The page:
“In January 2009, the government introduced the Protection and Utilisation of Public Funded Intellectual Property Bill, 2008 in the Rajya Sabha. The bill is currently undergoing scrutiny by a Parliamentary select committee, after which it will be placed before the two houses of Parliament for approval. The Indian bill is based to some degree on the US Bayh Dole Act, which according to the Economist unlocked “all the inventions and discoveries that had been made in laboratories throughout the US with the help of taxpayers’ money” and one that helped “reverse America’s precipitous slide into industrial irrelevance.”
We are in broad agreement with commentators who are skeptical of the oft touted one sided wonders of the US Bayh Dole and its impact on innovation. However, we argue that these skeptics have missed an important advantage of this historic legislation, namely the possibility of regulating the patenting of publicly funded research, which hitherto proceeded uncontrolled.
This is not to suggest that the current BayhDole structure is optimal, but that it provides a skeletal model which can be fleshed out and modified by countries adopting it to construct an optimal regulatory regime. This is particularly attractive for countries, such as India, that are contemplating transplanting the BayhDole structure but are worried about the potential negative effects of increased patent numbers.
Much like its parent, the Indian BayhDole Bill vests institutes with the right to acquire patents over inventions deriving from publiclyfunded R&D. However, instead of a facilitative framework encouraging patent applications, it imposes a harsh punitive framework mandating institutional patenting under threat of serious sanctions.
Thus, we offer some concrete recommendations in this paper to make the proposed Bill more palatable to the Indian audience. We propose regulating the patenting of publicly funded research by incorporating more public interest safeguards: mandating affordable pricing of all products deriving from publicly funded patents, making licensing of such patents compulsory in appropriate cases, favoring SMEs and local manufacturing, and vesting more discretion in the individual inventor to determine how to disseminate his invention. Some of these suggestions could be useful for other developing countries that are considering transplanting the U.S. Bayh Dole Act to their respective legal regimes.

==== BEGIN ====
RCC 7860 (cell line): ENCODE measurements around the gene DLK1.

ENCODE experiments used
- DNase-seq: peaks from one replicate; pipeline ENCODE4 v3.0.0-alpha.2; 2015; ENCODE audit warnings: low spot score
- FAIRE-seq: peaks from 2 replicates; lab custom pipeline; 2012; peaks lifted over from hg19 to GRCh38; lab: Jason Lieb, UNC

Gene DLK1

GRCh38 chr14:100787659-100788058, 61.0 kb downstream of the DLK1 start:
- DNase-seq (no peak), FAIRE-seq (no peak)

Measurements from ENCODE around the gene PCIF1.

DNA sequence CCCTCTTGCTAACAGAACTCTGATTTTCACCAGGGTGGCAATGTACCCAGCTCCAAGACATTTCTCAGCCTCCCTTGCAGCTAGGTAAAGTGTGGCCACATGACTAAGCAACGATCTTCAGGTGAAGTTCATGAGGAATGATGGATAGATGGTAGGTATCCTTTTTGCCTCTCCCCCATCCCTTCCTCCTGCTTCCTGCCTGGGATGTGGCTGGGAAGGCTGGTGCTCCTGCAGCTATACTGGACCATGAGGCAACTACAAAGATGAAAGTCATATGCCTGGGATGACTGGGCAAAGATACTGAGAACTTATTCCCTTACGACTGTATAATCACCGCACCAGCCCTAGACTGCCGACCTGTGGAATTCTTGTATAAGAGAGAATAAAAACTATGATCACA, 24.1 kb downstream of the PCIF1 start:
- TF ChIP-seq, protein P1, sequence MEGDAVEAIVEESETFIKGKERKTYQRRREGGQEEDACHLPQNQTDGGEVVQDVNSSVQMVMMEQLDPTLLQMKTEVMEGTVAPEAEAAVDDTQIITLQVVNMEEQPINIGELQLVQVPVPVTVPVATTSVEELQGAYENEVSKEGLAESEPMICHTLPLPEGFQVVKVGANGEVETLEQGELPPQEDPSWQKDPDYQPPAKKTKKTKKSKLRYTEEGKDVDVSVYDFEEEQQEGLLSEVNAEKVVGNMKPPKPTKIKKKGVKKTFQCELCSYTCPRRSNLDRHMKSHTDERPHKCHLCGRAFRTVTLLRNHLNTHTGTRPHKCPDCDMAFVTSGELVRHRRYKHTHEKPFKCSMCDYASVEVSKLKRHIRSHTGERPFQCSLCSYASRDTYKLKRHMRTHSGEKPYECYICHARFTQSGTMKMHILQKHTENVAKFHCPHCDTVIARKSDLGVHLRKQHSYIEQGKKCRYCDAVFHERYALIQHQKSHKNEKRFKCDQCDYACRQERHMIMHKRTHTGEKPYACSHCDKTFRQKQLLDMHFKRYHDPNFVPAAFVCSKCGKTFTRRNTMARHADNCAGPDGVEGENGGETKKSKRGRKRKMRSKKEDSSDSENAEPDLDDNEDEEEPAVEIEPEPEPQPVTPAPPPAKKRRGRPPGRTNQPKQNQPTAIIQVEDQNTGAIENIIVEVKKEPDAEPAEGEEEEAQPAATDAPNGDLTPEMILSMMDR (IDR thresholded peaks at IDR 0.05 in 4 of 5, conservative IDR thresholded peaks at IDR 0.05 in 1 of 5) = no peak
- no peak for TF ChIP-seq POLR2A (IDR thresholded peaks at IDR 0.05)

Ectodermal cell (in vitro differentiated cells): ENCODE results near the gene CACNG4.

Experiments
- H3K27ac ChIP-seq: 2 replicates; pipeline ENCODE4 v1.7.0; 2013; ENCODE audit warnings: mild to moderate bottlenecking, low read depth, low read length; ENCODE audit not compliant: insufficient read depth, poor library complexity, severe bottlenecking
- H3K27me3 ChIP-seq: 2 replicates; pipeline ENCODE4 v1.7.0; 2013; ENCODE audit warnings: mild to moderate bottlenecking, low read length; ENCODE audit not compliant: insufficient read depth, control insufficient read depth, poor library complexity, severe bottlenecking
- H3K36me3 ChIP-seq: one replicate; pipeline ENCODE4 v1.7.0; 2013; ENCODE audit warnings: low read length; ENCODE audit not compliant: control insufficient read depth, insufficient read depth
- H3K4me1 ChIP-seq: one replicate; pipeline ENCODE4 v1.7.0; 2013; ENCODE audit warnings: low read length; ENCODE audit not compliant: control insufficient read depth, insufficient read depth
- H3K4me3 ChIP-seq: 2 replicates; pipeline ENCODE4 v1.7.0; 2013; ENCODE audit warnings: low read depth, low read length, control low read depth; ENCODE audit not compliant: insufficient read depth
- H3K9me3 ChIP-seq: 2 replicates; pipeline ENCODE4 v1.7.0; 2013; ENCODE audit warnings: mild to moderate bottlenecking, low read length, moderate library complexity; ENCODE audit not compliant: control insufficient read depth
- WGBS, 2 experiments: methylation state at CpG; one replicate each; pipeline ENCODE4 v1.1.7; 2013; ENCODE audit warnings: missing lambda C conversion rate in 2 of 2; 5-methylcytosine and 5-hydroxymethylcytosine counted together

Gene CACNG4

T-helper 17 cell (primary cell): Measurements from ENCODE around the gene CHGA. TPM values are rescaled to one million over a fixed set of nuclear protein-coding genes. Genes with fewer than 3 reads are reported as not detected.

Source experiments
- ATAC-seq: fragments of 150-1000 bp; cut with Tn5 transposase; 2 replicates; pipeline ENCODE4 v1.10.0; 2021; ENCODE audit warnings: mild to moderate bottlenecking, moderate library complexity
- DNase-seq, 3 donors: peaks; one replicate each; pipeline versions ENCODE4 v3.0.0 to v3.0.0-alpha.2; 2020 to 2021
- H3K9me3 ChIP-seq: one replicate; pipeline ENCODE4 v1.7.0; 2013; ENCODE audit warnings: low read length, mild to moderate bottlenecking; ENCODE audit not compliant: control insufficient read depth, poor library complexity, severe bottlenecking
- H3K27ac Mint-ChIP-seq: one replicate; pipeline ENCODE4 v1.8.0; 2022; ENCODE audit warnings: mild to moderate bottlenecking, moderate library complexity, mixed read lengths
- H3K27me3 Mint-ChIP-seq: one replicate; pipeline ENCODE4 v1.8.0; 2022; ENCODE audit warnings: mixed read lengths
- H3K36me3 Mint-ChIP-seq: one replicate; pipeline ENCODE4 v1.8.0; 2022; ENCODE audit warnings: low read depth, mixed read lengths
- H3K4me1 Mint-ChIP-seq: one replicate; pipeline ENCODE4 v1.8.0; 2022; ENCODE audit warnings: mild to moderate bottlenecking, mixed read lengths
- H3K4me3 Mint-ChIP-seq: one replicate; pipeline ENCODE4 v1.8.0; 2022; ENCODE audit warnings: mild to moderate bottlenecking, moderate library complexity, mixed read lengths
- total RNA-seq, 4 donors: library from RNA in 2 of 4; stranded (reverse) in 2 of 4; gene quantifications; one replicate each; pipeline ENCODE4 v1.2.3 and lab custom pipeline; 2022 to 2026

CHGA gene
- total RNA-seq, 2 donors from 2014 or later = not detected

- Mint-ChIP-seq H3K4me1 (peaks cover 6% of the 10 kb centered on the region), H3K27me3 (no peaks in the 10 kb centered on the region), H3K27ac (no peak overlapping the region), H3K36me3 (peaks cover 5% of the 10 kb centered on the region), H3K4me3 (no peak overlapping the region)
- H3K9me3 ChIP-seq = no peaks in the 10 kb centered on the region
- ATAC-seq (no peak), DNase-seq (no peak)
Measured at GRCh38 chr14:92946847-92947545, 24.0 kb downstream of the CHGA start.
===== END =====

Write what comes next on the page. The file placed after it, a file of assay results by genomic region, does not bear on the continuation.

We also reflect on the “secret” history of the Bill and how it was formalistically drafted without thorough study and investigation of the realities pertaining to publicly funded research and patenting activities in India. The paper will show that the passage of the Bill demonstrates non transparency of the highest order and lessons in the “don’ts” of lawmaking in a healthy democracy.”
Thankfully this flawed version of the Bill never saw the light of day. The Parliamentary committee came down very hard on the government recommending almost 75 changes to the Bill. As expected the government never bothered reintroducing the Bill in Parliament. For more on this, see our post here highlighting a report from leading IP journalist, CH Unnikrishnan.
Interestingly, even for alleged subject matter experts like me, it is awfully difficult to get your foot in the door when it comes to government deliberations and parliamentary committee hearings on intellectual property laws (select stakeholders almost always get preferential treatment). Even for the Bayh Dole bill (on which I’d written extensively), I had to threaten the secretary to the Chairman of that committee with going public about their closed coterie before they invited me to present my views before the Committee. So much for openness in Indian policy making!
ps: I want to thank Arghya Sengupta, Sai Vinod and Prianka Rao for helpful inputs that went into shaping the Mint editorial. As always, grateful for reader comments and suggestions.